Masthead graphic based on a painting by Gudrun Thriemer.

Saturday, November 29, 2008

"Board decision endangers bald eagles and archaeologic sites," Defenders of the Black Hills, November 20, 2008

Pierre, SD - A decision made by the South Dakota Board of Minerals and Environment ignored recommendations by the SD Game, Fish, and Parks Department [GF&P] to protect a bald eagle nest, and the SD Archaeologist to study five possible cultural resource sites in an area slated to become a uranium processing plant.

Even though the recommendations were given to the Board in an information packet from the SD Department of Environment and Natural Resources [DENR] at a hearing on Nov. 19, 2008, and Defenders of the Black Hills used the recommendations as a part of the grounds for denial of a permit to drill 30 more uranium exploratory wells, the Board granted the permit.

Powertech (USA) Inc., a Canadian uranium mining company, wants to build a uranium
processing plant on the site in question.

The GF&P letter dated Oct. 17, 2008, stated that the no exploration activity should be conducted on the land in question for 7 months per year, between Feb. 1 and Aug. 31, "to avoid disruption of bald eagle activity at the nest" and also a nearby redtail hawk nest. Defenders of the Black Hills further asked about compliance with
other federal laws, the Migratory Bird Treaty Act, and the Bald and Gold Eagle Act which would protect the bald eagles. The Board did not respond.

Mike Fosha, the Assistant State Archaeologist for the SD State Historical Society who gave testimony at the hearing, also talked about several sites that still needed to be studied. In a letter dated Oct. 15, 2008, to the DENR, Fosha said "Before any
recommendation on these sites can be made, a report outlining their avoidance or their archaeological potential from a cultural resources perspective must be reviewed by this office.Five sites have not been evaluated and require additional archaeological investigation before any recommendation can be made concerning their
eligibility for nomination to the NRHP." [National Register of Historic Places]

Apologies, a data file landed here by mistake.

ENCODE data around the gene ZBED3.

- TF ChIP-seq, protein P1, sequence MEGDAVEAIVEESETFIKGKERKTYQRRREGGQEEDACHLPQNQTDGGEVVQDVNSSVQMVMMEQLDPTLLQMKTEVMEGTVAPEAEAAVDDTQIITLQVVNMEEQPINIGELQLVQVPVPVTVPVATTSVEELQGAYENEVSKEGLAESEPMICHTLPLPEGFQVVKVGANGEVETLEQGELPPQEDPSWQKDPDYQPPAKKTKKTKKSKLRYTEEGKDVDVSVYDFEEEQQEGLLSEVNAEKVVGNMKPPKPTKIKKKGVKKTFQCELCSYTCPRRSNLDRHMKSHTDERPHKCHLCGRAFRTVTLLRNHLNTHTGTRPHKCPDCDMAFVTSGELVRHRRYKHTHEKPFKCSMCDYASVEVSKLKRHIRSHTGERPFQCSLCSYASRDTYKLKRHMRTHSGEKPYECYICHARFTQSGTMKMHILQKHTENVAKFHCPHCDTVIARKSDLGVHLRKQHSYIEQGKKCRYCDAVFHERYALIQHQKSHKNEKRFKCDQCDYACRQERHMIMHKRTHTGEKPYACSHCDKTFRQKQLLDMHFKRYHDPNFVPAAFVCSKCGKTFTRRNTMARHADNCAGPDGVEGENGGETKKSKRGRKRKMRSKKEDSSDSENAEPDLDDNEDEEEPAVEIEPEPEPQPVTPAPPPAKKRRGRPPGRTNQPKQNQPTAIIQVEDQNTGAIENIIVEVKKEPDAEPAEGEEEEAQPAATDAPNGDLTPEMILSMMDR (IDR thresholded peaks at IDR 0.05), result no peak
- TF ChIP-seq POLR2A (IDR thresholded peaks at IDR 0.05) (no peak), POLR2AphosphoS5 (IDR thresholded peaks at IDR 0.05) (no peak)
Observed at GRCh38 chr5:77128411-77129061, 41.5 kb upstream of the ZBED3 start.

Defenders again stated that the Board of Minerals must deny the permit as the State Archaeologist did not have time to conduct a review or make a recommendation. Without such a review and recommendation, irreplaceable archaeological and historic sites could be destroyed. Defenders also questioned Powertech's comments that a Cultural Resources evaluation was conducted as it did not state the date or who conducted the evaluation.

Gary Heckenliable, from ACTion for the Environment, had a statement presented which further questioned the financial viability of the Canadian company to reclaim the land after the mining operation ceases. Heckenliable asked the Board to consider the financial capabilities for a reclamation bond when Powertech's shares are currently at 22 cents per share. His statement reminded the Board of their previous permit to Brohm Mining Company, another Canadian company, who mined gold and left an abandoned mine whose cleanup is now being paid by South Dakota taxpayers.

Garvard Good Plume Jr., in his individual testimony, quoted a study from the South Dakota School of Mines regarding the old abandoned uranium mines in the area contaminating ground water. He stated: "No more uranium exploratory wells should be drilled until all the aquifers are cleaned up, safe, and protected."

According to state law, SDCL 45-6D-29., the Board may deny a permit for any of the following reasons:

(1) The application is incomplete or the surety has not been posted;

(2) The applicant has not paid the required fee;

(3) The adverse effects of the proposed uranium exploration operation on the historic, archaeologic, geologic, scientific, or recreational aspects of affected or surrounding land outweigh the benefits of the proposed uranium exploration operation;

(4) The proposed uranium exploration operation will result in the loss or reduction of long-range productivity of watershed lands, public and domestic water wells, aquifer recharge areas, or significant agricultural areas; or

(5) The proposed uranium exploration operation will adversely affect threatened or endangered wildlife indigenous to the area.

The next step in the process is an appeal of the Board of Minerals
decision in state court.


For more information call Charmaine White Face, Coordinator, Defenders of the Black Hills, PO Box 2003, Rapid City, SD 57709 Phone: (605) 399 -1868
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